// this is where we determine the likliness of the protein surviving, given the states of the cell and environment

            for (int j = 0; j < proteome[i].instances; j++){                        // do for every instance of protein i

                  pProb = 1.0;
                  dice = (double)(rand())/(double)(RAND_MAX);                  // generate random num

                  for (int k = 0; k < pSize; k++){                                    //get interactions with all other chemicals
                        pProb *= chemistryPtr->getProbability(proteome[i].identity,proteome[k].identity,proteome[k].concentration);
//cout <<"transcribed...\n";
                  if (dice < pProb){
                        proteome[i].concentration += 2;

// subtract an amount
                        proteome[i].concentration -= 2;
                        proteome[i].concentration = (proteome[i].concentration < 0) ? 0 : proteome[i].concentration;


this is the called function (in "object B" - note that the dissapearing matrix is reactions[][])

double chemistry::getProbability(int product, int reactant, double concentration)

      double modifier = 1.0;
      double epsilon = 25.0;


            case 0:{

            case 1:{
                  modifier = 0.99;


            case 2:{

                  modifier = (1.0 / (1.0 + exp((-1.0 * concentration) + epsilon)));

            case 3:{

                  modifier = (1.0 / (1.0 + exp( concentration - epsilon)));

            cout << "Illegal interaction: product " << product << " - reactant " << reactant << endl;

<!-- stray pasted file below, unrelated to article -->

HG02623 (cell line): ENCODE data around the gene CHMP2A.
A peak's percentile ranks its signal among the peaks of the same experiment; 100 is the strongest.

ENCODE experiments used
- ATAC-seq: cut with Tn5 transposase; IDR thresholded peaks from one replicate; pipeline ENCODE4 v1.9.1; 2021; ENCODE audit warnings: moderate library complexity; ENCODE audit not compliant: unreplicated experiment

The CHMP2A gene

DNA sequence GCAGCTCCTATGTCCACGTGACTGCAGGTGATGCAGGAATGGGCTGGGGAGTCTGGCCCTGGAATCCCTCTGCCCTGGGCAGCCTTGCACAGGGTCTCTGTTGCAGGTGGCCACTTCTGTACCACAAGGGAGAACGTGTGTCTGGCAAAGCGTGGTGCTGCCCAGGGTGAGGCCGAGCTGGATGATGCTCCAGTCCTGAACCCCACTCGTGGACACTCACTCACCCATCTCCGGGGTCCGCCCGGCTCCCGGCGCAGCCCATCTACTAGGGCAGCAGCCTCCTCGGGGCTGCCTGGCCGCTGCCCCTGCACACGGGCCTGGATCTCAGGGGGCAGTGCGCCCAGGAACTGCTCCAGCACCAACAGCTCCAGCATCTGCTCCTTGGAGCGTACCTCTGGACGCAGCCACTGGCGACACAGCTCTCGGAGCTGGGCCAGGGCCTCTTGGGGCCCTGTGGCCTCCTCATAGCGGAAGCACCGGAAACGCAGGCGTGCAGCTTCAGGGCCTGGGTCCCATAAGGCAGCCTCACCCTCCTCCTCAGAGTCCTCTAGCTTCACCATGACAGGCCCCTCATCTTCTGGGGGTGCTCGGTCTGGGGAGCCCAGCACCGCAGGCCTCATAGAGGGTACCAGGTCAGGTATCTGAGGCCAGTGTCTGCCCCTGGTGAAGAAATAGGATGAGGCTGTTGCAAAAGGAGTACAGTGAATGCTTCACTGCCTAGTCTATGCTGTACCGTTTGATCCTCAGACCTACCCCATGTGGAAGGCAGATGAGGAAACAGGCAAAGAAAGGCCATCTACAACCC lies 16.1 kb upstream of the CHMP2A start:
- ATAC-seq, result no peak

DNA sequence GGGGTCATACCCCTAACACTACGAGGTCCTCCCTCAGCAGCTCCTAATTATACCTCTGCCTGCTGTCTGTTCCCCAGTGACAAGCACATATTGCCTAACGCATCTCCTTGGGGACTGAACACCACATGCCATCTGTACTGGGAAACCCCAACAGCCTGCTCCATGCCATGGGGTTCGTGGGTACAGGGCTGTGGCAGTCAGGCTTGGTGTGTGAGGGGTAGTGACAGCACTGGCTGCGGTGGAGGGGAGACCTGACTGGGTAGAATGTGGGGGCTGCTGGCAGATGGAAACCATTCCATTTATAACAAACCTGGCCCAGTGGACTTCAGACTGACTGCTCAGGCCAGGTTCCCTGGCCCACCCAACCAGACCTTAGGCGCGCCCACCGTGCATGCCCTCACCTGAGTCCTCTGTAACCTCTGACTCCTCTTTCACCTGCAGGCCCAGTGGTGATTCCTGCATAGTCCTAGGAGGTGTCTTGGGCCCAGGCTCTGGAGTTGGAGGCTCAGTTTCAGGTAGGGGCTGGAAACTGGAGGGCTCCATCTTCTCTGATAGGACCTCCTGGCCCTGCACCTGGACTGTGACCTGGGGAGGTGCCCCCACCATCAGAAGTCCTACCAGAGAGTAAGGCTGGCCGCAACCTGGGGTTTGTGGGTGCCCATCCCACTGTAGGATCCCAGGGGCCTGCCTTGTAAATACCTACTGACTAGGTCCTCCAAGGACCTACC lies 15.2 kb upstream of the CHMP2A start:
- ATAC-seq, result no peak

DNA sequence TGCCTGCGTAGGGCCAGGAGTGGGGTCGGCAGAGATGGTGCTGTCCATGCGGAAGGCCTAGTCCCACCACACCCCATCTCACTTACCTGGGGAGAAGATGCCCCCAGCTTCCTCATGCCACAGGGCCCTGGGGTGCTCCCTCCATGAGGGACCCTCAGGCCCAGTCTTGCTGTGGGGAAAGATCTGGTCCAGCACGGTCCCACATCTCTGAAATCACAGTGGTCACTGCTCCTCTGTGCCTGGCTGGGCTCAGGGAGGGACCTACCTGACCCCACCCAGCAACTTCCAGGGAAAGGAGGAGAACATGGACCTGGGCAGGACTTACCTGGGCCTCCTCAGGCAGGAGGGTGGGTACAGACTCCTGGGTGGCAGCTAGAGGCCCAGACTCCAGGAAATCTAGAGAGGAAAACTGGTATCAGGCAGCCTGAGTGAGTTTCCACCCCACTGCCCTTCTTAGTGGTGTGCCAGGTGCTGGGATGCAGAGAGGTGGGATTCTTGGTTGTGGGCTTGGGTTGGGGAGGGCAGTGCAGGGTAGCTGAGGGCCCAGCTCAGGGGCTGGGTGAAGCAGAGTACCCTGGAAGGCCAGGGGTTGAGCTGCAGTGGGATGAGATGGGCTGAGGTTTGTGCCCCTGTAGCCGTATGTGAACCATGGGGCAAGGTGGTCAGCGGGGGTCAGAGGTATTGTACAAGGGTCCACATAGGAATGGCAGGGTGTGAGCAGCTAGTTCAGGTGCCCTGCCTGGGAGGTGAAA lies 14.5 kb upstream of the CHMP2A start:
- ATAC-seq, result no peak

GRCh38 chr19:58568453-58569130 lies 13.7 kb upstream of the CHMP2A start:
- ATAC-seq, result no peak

exit (1);




this is the constructor for "object B" n.b. the values of reactions[][] are set to 0 <= x < 4 after construction and prior to creating "objects c"

chemistry::chemistry()                  // constructor
// set up the reactions matrix

      reactions = new int*[100];
      for (int i = 0;i < 100; i++){
            reactions[i] = new int[100];
            for (int j = 0;j < 100; j++)
                  reactions[i][j] = 100;

LVL 86

Expert Comment

ID: 17825794
You need to explicitly deallocate your 'reactions matrix', since that does not happen automatically in the destructor, i.e.

     for (int i = 0;i < 100; i++)
          delete [] reactions[i];

     delete [] reactions;
Courses: Start Training Online With Pros, Today

Brush up on the basics or master the advanced techniques required to earn essential industry certifications, with Courses. Enroll in a course and start learning today. Training topics range from Android App Dev to the Xen Virtualization Platform.

LVL 15

Accepted Solution

efn earned 125 total points
ID: 17826596
A few suggestions:

Show the code for the operon copy constructor.  Since the original objects work and the copied objects don't, the finger of suspicion points at the copy constructor.

Check the product and reactant parameters in the chemistry::getProbability function to make sure they are within the bounds of the reactions array.  Maybe the array has not disappeared, but the proteome array in the copied operon is messed up so the product or reactant parameter is out of bounds.

Try to construct a minimal, compilable demonstration of the problem and post it.  This exercise itself may lead you to a solution.

Author Comment

ID: 17828389
Thanks for your comments-